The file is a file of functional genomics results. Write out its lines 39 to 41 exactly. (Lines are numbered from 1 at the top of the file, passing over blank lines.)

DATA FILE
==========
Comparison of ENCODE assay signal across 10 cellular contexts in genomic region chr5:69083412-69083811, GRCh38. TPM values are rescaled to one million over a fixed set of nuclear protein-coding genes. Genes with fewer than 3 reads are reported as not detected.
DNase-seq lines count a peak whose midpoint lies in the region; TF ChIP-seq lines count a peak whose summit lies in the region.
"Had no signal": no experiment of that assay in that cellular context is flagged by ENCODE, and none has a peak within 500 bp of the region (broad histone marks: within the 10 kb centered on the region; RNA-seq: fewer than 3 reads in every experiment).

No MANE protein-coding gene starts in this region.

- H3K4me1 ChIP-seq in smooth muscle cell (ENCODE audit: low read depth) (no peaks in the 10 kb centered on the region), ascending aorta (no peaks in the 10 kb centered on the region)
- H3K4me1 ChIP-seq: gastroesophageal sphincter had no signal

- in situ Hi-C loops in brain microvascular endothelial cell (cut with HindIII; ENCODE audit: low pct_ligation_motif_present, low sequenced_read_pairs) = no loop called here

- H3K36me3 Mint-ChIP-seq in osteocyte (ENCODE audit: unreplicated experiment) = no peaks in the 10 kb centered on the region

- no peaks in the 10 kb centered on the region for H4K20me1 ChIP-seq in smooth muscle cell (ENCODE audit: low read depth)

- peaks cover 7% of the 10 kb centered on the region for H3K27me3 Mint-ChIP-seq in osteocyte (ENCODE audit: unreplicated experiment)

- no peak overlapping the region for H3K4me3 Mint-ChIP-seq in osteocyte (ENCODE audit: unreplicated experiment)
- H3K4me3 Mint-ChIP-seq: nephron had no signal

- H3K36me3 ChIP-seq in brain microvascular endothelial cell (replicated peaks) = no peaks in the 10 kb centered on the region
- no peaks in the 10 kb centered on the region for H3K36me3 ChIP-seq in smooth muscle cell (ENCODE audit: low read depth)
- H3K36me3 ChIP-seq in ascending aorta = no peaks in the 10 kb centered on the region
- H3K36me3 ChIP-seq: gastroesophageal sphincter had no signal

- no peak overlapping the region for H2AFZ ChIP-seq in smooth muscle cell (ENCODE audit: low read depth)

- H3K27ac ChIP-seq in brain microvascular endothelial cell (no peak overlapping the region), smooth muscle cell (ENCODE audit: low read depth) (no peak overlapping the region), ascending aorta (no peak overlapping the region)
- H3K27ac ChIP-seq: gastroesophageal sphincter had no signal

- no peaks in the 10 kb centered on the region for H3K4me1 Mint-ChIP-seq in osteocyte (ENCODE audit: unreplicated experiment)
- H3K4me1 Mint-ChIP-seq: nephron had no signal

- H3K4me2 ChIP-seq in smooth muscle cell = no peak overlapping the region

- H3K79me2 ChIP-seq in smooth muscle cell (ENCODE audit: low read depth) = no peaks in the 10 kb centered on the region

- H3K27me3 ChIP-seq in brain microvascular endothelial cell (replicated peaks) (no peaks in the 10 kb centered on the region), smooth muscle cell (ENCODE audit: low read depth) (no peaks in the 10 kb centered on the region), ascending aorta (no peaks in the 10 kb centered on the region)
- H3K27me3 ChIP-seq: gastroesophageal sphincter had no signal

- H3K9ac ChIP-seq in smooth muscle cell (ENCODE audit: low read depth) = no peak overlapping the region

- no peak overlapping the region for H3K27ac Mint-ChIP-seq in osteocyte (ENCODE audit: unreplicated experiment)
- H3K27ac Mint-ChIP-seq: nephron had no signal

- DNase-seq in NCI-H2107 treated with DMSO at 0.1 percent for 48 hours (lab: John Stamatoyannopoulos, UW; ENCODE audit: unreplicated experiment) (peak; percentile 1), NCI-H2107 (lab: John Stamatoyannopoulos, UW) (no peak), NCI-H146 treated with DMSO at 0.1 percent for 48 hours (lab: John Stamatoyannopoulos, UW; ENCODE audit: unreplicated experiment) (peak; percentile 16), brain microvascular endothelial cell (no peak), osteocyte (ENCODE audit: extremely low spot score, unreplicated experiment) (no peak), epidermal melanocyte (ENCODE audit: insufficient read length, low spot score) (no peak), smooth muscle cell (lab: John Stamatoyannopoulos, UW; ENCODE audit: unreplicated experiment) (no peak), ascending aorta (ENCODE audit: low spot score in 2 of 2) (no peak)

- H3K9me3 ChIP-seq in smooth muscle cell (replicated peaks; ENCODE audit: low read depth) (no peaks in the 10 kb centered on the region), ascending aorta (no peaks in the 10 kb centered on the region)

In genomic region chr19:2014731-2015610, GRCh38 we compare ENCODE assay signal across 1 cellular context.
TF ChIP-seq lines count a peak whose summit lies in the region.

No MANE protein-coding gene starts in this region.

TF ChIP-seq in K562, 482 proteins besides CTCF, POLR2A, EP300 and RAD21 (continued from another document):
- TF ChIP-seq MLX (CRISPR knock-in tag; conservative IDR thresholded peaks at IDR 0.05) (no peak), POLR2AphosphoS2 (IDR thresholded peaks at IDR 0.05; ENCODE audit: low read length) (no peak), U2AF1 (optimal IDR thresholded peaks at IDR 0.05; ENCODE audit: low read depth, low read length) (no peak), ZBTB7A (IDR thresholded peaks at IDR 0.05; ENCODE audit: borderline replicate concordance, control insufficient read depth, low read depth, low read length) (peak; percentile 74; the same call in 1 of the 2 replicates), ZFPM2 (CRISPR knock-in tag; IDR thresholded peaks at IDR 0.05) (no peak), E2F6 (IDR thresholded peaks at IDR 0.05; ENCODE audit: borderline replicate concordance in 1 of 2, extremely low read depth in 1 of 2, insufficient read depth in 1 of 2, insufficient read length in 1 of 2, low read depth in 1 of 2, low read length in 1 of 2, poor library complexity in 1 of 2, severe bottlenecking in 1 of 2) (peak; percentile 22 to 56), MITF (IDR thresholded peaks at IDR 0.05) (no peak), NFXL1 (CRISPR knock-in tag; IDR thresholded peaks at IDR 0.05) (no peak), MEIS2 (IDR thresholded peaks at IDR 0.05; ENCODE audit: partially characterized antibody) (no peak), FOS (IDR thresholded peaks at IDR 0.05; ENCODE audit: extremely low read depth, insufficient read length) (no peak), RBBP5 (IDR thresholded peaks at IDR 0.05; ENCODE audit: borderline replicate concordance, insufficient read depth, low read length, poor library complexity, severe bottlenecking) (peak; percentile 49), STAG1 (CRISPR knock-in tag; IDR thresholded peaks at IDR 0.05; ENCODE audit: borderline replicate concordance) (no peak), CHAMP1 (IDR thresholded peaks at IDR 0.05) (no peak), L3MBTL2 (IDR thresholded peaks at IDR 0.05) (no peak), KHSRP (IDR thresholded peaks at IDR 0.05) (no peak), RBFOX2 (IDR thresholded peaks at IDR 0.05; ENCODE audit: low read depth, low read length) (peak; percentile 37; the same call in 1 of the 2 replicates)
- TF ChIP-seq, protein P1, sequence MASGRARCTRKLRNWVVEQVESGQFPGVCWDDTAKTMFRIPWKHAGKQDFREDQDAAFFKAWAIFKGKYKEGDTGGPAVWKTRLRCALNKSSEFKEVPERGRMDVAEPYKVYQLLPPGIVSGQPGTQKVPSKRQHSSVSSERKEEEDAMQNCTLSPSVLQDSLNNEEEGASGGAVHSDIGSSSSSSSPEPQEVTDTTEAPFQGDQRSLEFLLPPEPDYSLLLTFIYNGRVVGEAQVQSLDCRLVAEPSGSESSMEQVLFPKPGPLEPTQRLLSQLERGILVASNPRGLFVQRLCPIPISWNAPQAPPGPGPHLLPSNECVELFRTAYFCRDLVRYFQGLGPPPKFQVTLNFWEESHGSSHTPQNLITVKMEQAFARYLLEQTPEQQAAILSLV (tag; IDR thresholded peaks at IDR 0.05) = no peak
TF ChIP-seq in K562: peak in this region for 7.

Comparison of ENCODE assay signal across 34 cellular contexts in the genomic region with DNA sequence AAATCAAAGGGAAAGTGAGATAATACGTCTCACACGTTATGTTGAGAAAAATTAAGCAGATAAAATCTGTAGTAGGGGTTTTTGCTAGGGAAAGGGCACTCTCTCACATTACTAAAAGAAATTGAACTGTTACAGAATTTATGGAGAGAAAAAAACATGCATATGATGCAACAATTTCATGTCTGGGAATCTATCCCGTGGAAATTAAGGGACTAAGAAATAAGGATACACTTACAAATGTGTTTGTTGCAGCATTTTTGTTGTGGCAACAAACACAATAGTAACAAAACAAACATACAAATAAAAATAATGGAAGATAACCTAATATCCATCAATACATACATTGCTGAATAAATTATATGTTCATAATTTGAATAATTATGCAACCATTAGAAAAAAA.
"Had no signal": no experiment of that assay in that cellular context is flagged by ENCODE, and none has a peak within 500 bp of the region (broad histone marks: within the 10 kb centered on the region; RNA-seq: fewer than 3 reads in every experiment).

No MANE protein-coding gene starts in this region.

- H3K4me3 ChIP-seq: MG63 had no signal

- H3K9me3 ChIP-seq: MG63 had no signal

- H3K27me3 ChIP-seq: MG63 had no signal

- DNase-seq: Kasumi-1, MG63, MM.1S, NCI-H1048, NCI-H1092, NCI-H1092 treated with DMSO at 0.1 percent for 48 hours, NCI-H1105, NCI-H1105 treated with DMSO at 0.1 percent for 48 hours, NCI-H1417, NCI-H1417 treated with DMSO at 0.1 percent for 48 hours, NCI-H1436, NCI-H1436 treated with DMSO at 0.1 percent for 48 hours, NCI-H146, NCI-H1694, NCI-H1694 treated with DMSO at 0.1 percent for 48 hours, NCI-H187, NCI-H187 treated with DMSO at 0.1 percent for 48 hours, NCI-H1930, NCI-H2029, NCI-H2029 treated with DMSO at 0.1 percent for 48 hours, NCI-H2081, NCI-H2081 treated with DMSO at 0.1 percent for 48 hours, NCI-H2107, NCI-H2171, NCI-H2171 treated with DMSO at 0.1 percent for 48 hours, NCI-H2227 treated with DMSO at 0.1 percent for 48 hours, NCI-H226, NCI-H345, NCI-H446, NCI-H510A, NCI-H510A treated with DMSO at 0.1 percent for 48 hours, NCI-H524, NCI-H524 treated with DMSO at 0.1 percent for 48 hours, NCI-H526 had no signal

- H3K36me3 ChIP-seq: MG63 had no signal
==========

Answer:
"Had no signal": no experiment of that assay in that cellular context is flagged by ENCODE, and none has a peak within 500 bp of the region (broad histone marks: within the 10 kb centered on the region; RNA-seq: fewer than 3 reads in every experiment).

No MANE protein-coding gene starts in this region.

- H3K4me3 ChIP-seq: MG63 had no signal